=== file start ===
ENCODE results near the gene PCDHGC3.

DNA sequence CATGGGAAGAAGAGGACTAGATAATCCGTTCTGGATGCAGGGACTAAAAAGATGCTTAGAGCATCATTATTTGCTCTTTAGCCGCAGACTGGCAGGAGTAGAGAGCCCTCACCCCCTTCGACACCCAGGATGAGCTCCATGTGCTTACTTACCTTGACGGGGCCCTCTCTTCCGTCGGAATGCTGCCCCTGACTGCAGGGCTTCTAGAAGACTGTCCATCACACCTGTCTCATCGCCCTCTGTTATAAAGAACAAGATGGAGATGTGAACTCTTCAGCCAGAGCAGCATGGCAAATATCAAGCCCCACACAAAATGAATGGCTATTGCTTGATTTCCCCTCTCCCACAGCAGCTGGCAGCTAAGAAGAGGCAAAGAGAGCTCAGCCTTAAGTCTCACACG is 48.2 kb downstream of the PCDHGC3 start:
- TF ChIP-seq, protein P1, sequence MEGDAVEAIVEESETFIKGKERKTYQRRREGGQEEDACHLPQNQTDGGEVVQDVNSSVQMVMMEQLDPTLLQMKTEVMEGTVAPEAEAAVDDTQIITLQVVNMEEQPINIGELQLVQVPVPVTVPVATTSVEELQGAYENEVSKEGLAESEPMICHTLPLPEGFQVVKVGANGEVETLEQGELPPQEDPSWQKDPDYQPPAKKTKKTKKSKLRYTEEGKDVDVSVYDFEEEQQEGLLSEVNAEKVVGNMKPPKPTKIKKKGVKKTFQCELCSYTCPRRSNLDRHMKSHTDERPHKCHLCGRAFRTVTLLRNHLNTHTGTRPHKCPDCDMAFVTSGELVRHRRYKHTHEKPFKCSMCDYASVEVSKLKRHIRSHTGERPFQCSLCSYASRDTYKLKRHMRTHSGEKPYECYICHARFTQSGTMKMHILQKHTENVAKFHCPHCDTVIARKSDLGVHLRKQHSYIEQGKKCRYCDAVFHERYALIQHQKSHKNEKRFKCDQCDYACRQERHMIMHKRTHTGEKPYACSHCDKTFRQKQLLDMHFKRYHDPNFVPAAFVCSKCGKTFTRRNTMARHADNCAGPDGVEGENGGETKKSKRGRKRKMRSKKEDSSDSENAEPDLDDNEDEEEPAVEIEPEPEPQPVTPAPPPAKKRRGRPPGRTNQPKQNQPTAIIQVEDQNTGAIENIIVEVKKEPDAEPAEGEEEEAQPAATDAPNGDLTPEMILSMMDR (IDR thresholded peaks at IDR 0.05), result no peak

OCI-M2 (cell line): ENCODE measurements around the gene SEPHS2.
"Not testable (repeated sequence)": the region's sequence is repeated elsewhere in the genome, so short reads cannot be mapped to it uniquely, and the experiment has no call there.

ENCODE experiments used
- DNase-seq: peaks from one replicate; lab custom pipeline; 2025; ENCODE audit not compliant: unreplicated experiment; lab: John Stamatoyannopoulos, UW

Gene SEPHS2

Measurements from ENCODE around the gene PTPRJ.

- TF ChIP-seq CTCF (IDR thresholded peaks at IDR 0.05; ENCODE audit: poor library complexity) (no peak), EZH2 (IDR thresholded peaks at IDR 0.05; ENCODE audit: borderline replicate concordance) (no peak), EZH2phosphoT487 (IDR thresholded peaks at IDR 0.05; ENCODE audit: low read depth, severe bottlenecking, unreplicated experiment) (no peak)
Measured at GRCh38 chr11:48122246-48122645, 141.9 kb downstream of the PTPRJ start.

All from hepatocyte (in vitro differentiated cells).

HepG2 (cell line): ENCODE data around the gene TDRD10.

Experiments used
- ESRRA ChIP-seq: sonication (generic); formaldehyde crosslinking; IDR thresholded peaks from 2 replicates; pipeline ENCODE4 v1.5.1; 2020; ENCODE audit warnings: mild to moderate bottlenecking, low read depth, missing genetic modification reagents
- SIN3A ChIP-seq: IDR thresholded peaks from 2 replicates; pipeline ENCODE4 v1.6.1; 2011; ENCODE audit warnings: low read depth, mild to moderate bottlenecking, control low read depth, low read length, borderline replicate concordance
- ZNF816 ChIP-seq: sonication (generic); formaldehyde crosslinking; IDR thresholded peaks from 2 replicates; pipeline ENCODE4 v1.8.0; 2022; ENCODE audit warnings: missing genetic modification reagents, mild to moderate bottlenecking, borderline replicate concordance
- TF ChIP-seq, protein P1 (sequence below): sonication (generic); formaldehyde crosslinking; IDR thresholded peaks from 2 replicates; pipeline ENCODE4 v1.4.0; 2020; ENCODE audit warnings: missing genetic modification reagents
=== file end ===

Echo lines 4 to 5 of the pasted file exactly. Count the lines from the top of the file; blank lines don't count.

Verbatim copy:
OCI-M2 (cell line): ENCODE measurements around the gene SEPHS2.
"Not testable (repeated sequence)": the region's sequence is repeated elsewhere in the genome, so short reads cannot be mapped to it uniquely, and the experiment has no call there.